Embedding fonts in Microsoft Office

.'s picture

Hello all. I hope that someone can help me solve an annoying problem I am having. (Especially Si Daniels. Hi Si.)

We have a client who has fully licensed one of our fonts, and wishes to embed those fonts in internal Microsoft Word documents. This is allowed under the terms of our EULA.

This client is having a hard time getting the fonts to embed in Microsoft Word 2002 and 2003, running on Windows XP. The software is probably localised for Norway.

I have generated the fonts in CFF-flavoured and TT-flavoured OpenType, as well as "traditional" TrueType without any OT features. The embedding was, of course, turned on when generating.

I have generated the fonts every way 'til Sunday, including using FontLab 45M, FontLab Studio 5W and 5MBeta, and have tried using TransType Pro 3M starting from every conceivable source: VFB, WinTTF, MacTTF, MacPST1, WinPST1...

In other words, I have jumped through every hoop, to no avail.

Is it possible that embedding in Word is a problem?
Is it possible that the client's font cache is now completely full of conflicting fonts?
Is it possible that FontLab and TransType are incorrectly saving embedding settings?

Any help would be massively appreciated. Any off-list emails can be sent to chester (at) vllg.com.

Thanks a bundle, phellow typophiles. (Can you believe that this is my first ever topic submission?)

Si_Daniels's picture


Word will only embed TTF fonts (OT or TT) not PostScript Type 1 or OpenType CFF.

To check the embedding permissions of your fonts you can use... http://www.microsoft.com/typography/TrueTypeProperty21.mspx

Also check the font in Font Validator to make sure there are no serios errors as they may cause the font to be rejected by the embedding code.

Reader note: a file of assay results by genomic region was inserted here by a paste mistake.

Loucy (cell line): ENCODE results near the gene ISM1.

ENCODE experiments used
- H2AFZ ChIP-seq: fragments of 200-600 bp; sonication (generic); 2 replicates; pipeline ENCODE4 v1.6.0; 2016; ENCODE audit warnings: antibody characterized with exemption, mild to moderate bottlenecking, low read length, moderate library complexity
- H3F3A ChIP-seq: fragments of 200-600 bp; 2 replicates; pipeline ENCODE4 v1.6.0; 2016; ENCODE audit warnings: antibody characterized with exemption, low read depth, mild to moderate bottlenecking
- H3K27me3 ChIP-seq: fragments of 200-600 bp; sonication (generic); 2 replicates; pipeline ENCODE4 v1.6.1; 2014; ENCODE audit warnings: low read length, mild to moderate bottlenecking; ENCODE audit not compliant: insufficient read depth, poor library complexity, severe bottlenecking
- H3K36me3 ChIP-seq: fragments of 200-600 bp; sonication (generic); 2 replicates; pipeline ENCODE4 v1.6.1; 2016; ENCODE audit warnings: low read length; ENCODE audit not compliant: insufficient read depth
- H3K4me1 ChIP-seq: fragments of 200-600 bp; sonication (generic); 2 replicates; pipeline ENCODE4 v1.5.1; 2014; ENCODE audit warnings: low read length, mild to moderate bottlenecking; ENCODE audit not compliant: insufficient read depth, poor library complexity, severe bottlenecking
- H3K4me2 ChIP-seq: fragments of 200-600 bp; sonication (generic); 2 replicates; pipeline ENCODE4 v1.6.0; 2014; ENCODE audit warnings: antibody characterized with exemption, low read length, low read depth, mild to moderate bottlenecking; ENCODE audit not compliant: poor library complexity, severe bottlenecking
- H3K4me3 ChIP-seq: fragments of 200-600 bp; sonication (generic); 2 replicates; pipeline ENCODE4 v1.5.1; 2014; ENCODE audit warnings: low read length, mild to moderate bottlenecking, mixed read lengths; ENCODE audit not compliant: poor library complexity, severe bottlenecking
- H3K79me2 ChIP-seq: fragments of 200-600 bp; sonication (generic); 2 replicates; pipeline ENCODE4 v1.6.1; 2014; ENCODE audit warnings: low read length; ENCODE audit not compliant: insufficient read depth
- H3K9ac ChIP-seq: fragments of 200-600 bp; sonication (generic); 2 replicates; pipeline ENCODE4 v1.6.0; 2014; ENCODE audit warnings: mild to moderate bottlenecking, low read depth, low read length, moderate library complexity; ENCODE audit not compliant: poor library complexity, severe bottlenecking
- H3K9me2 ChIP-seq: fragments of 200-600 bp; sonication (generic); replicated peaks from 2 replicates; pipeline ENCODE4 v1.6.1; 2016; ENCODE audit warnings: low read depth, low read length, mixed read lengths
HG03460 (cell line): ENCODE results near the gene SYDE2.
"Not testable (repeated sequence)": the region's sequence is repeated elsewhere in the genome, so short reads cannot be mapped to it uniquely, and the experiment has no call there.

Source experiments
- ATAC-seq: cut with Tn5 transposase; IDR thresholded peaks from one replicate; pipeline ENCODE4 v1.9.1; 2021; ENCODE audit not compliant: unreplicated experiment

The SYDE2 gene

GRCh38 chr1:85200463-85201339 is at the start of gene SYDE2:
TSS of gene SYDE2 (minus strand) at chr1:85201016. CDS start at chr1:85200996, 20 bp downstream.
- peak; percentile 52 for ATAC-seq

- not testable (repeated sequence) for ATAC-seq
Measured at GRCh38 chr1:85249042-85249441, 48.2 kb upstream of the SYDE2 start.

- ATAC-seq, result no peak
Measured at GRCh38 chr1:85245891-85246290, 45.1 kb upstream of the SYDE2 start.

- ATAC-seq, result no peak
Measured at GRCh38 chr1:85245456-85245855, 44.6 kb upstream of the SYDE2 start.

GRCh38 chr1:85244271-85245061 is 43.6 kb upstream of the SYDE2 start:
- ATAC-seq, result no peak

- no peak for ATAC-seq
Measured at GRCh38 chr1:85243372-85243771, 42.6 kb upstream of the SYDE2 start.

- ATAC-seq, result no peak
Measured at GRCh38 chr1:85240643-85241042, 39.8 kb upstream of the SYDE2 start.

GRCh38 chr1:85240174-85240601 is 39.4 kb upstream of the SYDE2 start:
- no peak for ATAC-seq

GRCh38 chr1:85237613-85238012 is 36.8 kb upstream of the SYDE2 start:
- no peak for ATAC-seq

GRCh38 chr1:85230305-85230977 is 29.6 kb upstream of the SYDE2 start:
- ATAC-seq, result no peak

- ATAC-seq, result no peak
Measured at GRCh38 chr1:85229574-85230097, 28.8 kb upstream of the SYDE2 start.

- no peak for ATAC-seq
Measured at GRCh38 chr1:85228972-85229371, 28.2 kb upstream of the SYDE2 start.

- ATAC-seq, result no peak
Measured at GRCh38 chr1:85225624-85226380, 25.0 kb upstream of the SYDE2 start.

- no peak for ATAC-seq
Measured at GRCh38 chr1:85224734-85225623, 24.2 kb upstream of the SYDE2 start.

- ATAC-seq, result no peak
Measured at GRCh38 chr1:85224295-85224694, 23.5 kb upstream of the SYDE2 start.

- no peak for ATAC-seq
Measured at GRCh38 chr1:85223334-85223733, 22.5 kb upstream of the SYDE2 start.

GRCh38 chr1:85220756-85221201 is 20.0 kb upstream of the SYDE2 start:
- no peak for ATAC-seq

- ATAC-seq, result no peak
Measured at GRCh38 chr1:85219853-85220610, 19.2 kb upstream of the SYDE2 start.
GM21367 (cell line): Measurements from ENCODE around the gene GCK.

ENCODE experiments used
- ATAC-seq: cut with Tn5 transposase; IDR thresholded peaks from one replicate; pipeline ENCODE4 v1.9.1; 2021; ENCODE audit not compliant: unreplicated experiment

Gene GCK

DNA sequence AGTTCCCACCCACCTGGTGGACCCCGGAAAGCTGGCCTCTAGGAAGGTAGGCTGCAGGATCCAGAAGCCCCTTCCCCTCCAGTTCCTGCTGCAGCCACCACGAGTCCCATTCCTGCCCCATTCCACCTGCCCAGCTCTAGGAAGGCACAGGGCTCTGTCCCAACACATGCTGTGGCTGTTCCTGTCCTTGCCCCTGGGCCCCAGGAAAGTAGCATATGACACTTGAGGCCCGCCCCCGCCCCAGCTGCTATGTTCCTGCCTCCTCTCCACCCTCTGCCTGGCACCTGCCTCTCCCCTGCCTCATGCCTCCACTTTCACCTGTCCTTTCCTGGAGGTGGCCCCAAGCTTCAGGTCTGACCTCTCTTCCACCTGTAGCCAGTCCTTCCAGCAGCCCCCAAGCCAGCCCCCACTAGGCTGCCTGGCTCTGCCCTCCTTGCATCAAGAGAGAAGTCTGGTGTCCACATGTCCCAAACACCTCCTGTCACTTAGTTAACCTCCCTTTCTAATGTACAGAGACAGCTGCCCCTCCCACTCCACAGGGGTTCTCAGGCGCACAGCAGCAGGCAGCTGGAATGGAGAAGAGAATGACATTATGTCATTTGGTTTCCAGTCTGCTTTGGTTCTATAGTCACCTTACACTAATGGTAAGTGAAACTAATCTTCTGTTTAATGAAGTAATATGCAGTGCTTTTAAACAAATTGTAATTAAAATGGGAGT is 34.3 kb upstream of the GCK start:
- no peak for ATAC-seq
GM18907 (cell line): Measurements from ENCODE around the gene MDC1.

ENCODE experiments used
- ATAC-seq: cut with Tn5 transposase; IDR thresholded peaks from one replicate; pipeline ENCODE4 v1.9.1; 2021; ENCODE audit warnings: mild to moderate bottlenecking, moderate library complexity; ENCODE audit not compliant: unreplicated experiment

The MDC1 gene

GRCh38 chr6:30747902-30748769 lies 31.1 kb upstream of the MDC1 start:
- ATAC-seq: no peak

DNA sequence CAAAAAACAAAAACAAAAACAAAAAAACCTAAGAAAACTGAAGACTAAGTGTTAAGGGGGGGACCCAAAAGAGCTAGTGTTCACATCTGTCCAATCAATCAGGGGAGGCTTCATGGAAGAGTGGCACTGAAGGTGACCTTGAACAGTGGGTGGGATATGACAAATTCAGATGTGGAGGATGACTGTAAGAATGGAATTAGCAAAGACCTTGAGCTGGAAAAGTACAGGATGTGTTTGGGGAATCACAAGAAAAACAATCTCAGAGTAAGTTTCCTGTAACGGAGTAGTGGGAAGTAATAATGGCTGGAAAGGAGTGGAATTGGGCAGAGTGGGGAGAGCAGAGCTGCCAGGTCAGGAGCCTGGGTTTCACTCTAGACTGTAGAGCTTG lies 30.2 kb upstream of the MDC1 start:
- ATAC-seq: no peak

Cheers, Si

Nick Shinn's picture

>Is it possible that the client’s font cache is now completely full of conflicting fonts?

One way to isolate naming problems is to rename and renumber the font every time you do a version. Not just the suffix part, but the begining of the word. Yeah, you end up with some silly names...

.'s picture

No luck...

I have done the suggested things, and the fonts' Properties say "Installable embedding allowed", but my client says that they don't.

This is a family of 6 un-harmonisable fonts. Is that a problem?

Si, could I possibly send you the fonts to test at your end? I've run Validator, and none of the errors appear to be fatal to me.


elliot100's picture

I can't say I carried out the most comprehensive programme, but I tested font embedding of my employer's new custom TT family and didn't find it reliable within Word, although it worked OK in Powerpoint. A bit of digging around on the web seemed to indicate a suspicious lack of detailed infomation, particularly on how the different levels of font embedding (print, editable, installable) work in practice. I'm not sure that it really works as described.

Please correct me if I am wrong, though.

Si_Daniels's picture

Chester, I'd be happy to give 'em a test - only have easy access to Office XP though. Send them to simonda@ you know where.

Elliot is correct that embedding is more reliable in PPT than Word. If the fonts embed fine in PPT but not Word then Word would likely be the culprit.


elliot100's picture

Is there a convincing need to embed them at all? I've never found one for Word.

If they're for internal distribution as editable docs can't they just all have the fonts purchased and installed company wide? Or if for read-only distribution, use PDFs.

Remember that font embedding will increase the size of documents and is not controllable on a font by font basis - you can easily end up with 1Mb 1 page docs if you embed a few large fonts.

Si_Daniels's picture

I would tend to agree, especially today with PDF being such an established standard.

.'s picture

I would also tend to agree. But the customer is always right.

Si has been helping me out with this, and I'm in the midst of doing some things now which should hopefully fix the issue. I will, of course, post with a full report when The Affair of the Embedded Fonts draws to a close.

Thanks all.

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